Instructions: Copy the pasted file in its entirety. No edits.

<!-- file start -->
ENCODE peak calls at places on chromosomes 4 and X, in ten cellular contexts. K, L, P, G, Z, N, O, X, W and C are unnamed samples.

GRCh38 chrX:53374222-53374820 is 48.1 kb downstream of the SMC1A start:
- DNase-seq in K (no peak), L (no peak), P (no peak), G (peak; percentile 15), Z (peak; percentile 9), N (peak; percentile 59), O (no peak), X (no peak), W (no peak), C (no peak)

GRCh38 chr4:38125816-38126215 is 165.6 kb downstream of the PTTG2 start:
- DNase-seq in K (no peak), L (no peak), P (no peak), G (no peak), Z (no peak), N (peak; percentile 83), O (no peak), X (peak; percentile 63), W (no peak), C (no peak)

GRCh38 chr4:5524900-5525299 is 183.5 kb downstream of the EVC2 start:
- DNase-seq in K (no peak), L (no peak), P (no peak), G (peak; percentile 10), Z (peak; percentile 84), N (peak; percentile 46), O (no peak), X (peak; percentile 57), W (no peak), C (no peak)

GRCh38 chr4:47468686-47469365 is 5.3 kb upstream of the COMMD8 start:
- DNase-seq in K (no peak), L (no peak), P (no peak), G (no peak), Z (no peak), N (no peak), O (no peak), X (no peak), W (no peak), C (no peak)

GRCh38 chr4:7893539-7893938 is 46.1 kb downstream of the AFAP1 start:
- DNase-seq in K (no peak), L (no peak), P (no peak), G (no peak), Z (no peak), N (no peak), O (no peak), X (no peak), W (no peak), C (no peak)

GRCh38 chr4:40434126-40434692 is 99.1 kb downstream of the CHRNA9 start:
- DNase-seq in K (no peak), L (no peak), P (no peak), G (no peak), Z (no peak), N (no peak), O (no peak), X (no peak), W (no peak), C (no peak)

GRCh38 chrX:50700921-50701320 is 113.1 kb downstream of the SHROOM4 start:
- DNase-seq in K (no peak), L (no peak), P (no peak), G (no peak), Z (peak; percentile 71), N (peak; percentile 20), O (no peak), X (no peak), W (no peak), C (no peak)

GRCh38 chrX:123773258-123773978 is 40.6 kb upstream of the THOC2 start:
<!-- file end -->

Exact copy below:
ENCODE peak calls at places on chromosomes 4 and X, in ten cellular contexts. K, L, P, G, Z, N, O, X, W and C are unnamed samples.

GRCh38 chrX:53374222-53374820 is 48.1 kb downstream of the SMC1A start:
- DNase-seq in K (no peak), L (no peak), P (no peak), G (peak; percentile 15), Z (peak; percentile 9), N (peak; percentile 59), O (no peak), X (no peak), W (no peak), C (no peak)

GRCh38 chr4:38125816-38126215 is 165.6 kb downstream of the PTTG2 start:
- DNase-seq in K (no peak), L (no peak), P (no peak), G (no peak), Z (no peak), N (peak; percentile 83), O (no peak), X (peak; percentile 63), W (no peak), C (no peak)

GRCh38 chr4:5524900-5525299 is 183.5 kb downstream of the EVC2 start:
- DNase-seq in K (no peak), L (no peak), P (no peak), G (peak; percentile 10), Z (peak; percentile 84), N (peak; percentile 46), O (no peak), X (peak; percentile 57), W (no peak), C (no peak)

GRCh38 chr4:47468686-47469365 is 5.3 kb upstream of the COMMD8 start:
- DNase-seq in K (no peak), L (no peak), P (no peak), G (no peak), Z (no peak), N (no peak), O (no peak), X (no peak), W (no peak), C (no peak)

GRCh38 chr4:7893539-7893938 is 46.1 kb downstream of the AFAP1 start:
- DNase-seq in K (no peak), L (no peak), P (no peak), G (no peak), Z (no peak), N (no peak), O (no peak), X (no peak), W (no peak), C (no peak)

GRCh38 chr4:40434126-40434692 is 99.1 kb downstream of the CHRNA9 start:
- DNase-seq in K (no peak), L (no peak), P (no peak), G (no peak), Z (no peak), N (no peak), O (no peak), X (no peak), W (no peak), C (no peak)

GRCh38 chrX:50700921-50701320 is 113.1 kb downstream of the SHROOM4 start:
- DNase-seq in K (no peak), L (no peak), P (no peak), G (no peak), Z (peak; percentile 71), N (peak; percentile 20), O (no peak), X (no peak), W (no peak), C (no peak)

GRCh38 chrX:123773258-123773978 is 40.6 kb upstream of the THOC2 start: